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Chapter 11. Trace Minerals


Red blood cells contain the oxygen-carrier protein hemoglobin. It is composed of four globular peptides, each containing a heme complex. In the center of each heme, lies iron (Figure 11.2). Iron is needed for the production of other iron-containing proteins such as myoglobin.  Myoglobin is a protein found in the muscle tissues that enhances the amount of available oxygen for muscle contraction. Iron is also a key component of hundreds of metabolic enzymes. Many of the proteins of the electron-transport chain contain iron–sulfur clusters involved in the transfer of high-energy electrons and ultimately ATP synthesis. Iron is also involved in numerous metabolic reactions that take place mainly in the liver and detoxify harmful substances. Moreover, iron is required for DNA synthesis. The great majority of iron used in the body is that recycled from the continuous breakdown of red blood cells.

Figure 11.2 The Structure of Hemoglobin

Diagram of hemoglobin structure

Hemoglobin is composed of four peptides. Each contains a heme group with iron in the center.

The iron in hemoglobin binds to oxygen in the capillaries of the lungs and transports it to cells where the oxygen is released. If iron level is low hemoglobin is not synthesized in sufficient amounts and the oxygen-carrying capacity of red blood cells is reduced, resulting in anemia. When iron levels are low in the diet the small intestine more efficiently absorbs iron in an attempt to compensate for the low dietary intake, but this process cannot make up for the excessive loss of iron that occurs with chronic blood loss or low intake. When blood cells are decommissioned for use, the body recycles the iron back to the bone marrow where red blood cells are made. The body stores some iron in the bone marrow, liver, spleen, and skeletal muscle. A relatively small amount of iron is excreted when cells lining the small intestine and skin cells die and in blood loss, such as during menstrual bleeding. The lost iron must be replaced from dietary sources.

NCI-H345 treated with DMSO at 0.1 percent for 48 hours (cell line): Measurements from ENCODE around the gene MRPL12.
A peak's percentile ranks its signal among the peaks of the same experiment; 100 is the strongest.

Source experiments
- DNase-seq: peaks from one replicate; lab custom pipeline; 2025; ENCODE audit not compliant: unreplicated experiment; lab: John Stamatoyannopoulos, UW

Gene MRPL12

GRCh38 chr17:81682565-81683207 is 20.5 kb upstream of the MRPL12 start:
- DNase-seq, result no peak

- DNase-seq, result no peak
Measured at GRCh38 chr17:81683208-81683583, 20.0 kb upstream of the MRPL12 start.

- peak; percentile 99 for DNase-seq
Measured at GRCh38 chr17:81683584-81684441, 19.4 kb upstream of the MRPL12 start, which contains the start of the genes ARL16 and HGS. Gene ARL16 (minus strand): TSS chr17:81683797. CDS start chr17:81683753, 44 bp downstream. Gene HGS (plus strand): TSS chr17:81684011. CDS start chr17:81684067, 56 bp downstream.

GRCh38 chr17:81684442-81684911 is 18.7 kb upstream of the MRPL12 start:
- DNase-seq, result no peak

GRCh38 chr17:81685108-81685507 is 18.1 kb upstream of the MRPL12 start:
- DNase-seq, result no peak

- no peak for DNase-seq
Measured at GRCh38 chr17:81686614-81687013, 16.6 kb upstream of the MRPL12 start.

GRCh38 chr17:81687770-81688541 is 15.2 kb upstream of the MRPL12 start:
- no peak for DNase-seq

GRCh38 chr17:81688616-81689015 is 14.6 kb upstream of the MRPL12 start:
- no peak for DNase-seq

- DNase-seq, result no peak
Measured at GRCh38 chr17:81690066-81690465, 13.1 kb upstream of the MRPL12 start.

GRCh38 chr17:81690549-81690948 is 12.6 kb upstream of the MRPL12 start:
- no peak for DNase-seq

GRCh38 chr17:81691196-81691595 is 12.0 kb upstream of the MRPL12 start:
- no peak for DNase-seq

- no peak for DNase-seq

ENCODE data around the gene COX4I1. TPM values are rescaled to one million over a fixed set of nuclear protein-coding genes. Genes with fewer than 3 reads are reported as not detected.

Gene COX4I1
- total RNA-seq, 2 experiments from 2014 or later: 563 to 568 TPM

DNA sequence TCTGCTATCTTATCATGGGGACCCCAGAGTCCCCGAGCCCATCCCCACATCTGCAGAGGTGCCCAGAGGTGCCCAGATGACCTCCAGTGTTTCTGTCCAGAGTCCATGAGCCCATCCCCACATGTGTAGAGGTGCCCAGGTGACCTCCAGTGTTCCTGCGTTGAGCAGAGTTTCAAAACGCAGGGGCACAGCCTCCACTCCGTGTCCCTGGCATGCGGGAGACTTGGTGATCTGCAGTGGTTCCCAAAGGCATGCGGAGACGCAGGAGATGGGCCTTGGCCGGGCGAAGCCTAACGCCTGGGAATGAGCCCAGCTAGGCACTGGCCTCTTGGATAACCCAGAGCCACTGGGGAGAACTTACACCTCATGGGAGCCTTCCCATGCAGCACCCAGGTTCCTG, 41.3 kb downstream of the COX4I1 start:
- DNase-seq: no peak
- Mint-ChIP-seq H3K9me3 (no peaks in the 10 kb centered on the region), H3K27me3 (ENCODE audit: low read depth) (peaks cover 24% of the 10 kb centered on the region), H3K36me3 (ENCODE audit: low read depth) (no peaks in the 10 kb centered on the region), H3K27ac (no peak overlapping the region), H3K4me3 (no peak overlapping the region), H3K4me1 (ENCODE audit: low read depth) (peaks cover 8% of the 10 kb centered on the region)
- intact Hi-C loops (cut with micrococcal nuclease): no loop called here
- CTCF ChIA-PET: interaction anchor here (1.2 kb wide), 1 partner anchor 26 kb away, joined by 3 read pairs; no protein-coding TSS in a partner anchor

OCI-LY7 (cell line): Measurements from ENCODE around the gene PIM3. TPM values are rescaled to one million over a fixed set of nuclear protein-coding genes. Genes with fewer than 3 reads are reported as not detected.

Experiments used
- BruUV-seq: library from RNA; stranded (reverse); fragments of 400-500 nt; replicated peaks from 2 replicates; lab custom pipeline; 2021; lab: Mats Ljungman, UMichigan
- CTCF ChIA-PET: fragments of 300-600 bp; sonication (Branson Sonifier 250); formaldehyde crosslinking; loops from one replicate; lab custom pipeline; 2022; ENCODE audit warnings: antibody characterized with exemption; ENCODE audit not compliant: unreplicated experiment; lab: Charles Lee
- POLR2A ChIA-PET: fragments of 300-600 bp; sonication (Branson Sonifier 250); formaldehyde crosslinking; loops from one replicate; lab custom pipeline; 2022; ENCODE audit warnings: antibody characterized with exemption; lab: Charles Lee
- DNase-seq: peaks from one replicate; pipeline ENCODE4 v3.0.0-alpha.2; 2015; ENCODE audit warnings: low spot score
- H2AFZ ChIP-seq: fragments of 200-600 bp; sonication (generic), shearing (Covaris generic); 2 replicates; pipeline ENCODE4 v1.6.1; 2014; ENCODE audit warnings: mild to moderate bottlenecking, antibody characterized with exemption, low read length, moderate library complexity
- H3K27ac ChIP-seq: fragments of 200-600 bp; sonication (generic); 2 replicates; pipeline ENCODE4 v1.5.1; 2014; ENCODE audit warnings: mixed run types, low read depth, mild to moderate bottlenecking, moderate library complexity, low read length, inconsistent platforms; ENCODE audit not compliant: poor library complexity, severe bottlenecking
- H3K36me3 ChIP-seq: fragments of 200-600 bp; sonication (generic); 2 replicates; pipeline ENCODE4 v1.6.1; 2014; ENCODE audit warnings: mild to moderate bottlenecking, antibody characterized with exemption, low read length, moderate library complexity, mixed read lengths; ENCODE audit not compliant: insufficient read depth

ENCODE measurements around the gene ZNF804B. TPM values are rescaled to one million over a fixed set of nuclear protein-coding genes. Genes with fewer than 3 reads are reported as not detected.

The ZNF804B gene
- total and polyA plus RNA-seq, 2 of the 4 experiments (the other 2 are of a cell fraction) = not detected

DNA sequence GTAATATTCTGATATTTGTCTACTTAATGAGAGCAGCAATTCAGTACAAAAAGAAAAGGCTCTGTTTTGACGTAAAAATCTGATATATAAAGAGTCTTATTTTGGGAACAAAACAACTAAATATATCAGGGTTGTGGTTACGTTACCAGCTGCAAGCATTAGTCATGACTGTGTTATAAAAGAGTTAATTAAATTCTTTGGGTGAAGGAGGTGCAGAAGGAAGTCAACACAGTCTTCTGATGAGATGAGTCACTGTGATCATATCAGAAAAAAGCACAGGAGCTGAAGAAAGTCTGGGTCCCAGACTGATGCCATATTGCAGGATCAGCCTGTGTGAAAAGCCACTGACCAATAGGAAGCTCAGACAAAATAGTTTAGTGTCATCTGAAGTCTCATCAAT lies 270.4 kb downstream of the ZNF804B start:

The bioavailability of iron is highly dependent on dietary sources. In animal-based foods about 60 percent of iron is bound to hemoglobin, and heme iron is more bioavailable than nonheme iron. The other 40 percent of iron in animal-based foods is nonheme, which is the only iron source in plant-based foods. Some plants contain chemicals (such as phytate, oxalates, tannins, and polyphenols) that inhibit iron absorption. Although, eating fruits and vegetables rich in vitamin C at the same time as iron-containing foods markedly increases iron absorption. A review in the American Journal of Clinical Nutrition reports that in developed countries iron bioavailability from mixed diets ranges between 14 and 18 percent, and that from vegetarian diets ranges between 5 and 12 percent.[1] Vegans are at higher risk for iron deficiency, but careful meal planning does prevent its development. Iron deficiency is the most common of all micronutrient deficiencies.